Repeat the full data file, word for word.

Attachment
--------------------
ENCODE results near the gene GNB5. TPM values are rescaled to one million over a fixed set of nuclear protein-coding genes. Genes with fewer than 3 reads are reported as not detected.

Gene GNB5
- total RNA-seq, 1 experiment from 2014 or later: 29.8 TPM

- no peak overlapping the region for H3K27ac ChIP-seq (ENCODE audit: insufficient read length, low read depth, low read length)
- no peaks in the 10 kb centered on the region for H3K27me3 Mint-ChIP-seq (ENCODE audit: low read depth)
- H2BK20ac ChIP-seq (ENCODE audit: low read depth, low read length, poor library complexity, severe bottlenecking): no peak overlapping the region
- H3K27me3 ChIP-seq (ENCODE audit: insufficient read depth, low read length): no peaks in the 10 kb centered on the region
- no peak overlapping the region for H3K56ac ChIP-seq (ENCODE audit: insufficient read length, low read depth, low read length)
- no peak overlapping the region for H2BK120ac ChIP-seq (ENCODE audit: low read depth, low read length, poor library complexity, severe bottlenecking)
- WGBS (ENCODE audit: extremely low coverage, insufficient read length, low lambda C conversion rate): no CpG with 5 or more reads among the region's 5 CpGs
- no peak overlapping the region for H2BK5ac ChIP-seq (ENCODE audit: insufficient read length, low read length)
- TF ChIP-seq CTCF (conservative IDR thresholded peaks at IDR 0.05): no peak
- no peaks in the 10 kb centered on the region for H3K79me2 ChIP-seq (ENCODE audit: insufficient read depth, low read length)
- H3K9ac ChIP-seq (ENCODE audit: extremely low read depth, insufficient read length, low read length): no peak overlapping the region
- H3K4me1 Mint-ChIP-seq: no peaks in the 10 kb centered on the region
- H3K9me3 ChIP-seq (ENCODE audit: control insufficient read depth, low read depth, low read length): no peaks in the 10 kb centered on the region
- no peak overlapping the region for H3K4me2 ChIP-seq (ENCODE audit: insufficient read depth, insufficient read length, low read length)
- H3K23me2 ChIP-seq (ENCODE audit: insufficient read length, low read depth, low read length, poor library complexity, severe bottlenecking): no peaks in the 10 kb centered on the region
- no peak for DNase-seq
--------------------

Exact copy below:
ENCODE results near the gene GNB5. TPM values are rescaled to one million over a fixed set of nuclear protein-coding genes. Genes with fewer than 3 reads are reported as not detected.

Gene GNB5
- total RNA-seq, 1 experiment from 2014 or later: 29.8 TPM

- no peak overlapping the region for H3K27ac ChIP-seq (ENCODE audit: insufficient read length, low read depth, low read length)
- no peaks in the 10 kb centered on the region for H3K27me3 Mint-ChIP-seq (ENCODE audit: low read depth)
- H2BK20ac ChIP-seq (ENCODE audit: low read depth, low read length, poor library complexity, severe bottlenecking): no peak overlapping the region
- H3K27me3 ChIP-seq (ENCODE audit: insufficient read depth, low read length): no peaks in the 10 kb centered on the region
- no peak overlapping the region for H3K56ac ChIP-seq (ENCODE audit: insufficient read length, low read depth, low read length)
- no peak overlapping the region for H2BK120ac ChIP-seq (ENCODE audit: low read depth, low read length, poor library complexity, severe bottlenecking)
- WGBS (ENCODE audit: extremely low coverage, insufficient read length, low lambda C conversion rate): no CpG with 5 or more reads among the region's 5 CpGs
- no peak overlapping the region for H2BK5ac ChIP-seq (ENCODE audit: insufficient read length, low read length)
- TF ChIP-seq CTCF (conservative IDR thresholded peaks at IDR 0.05): no peak
- no peaks in the 10 kb centered on the region for H3K79me2 ChIP-seq (ENCODE audit: insufficient read depth, low read length)
- H3K9ac ChIP-seq (ENCODE audit: extremely low read depth, insufficient read length, low read length): no peak overlapping the region
- H3K4me1 Mint-ChIP-seq: no peaks in the 10 kb centered on the region
- H3K9me3 ChIP-seq (ENCODE audit: control insufficient read depth, low read depth, low read length): no peaks in the 10 kb centered on the region
- no peak overlapping the region for H3K4me2 ChIP-seq (ENCODE audit: insufficient read depth, insufficient read length, low read length)
- H3K23me2 ChIP-seq (ENCODE audit: insufficient read length, low read depth, low read length, poor library complexity, severe bottlenecking): no peaks in the 10 kb centered on the region
- no peak for DNase-seq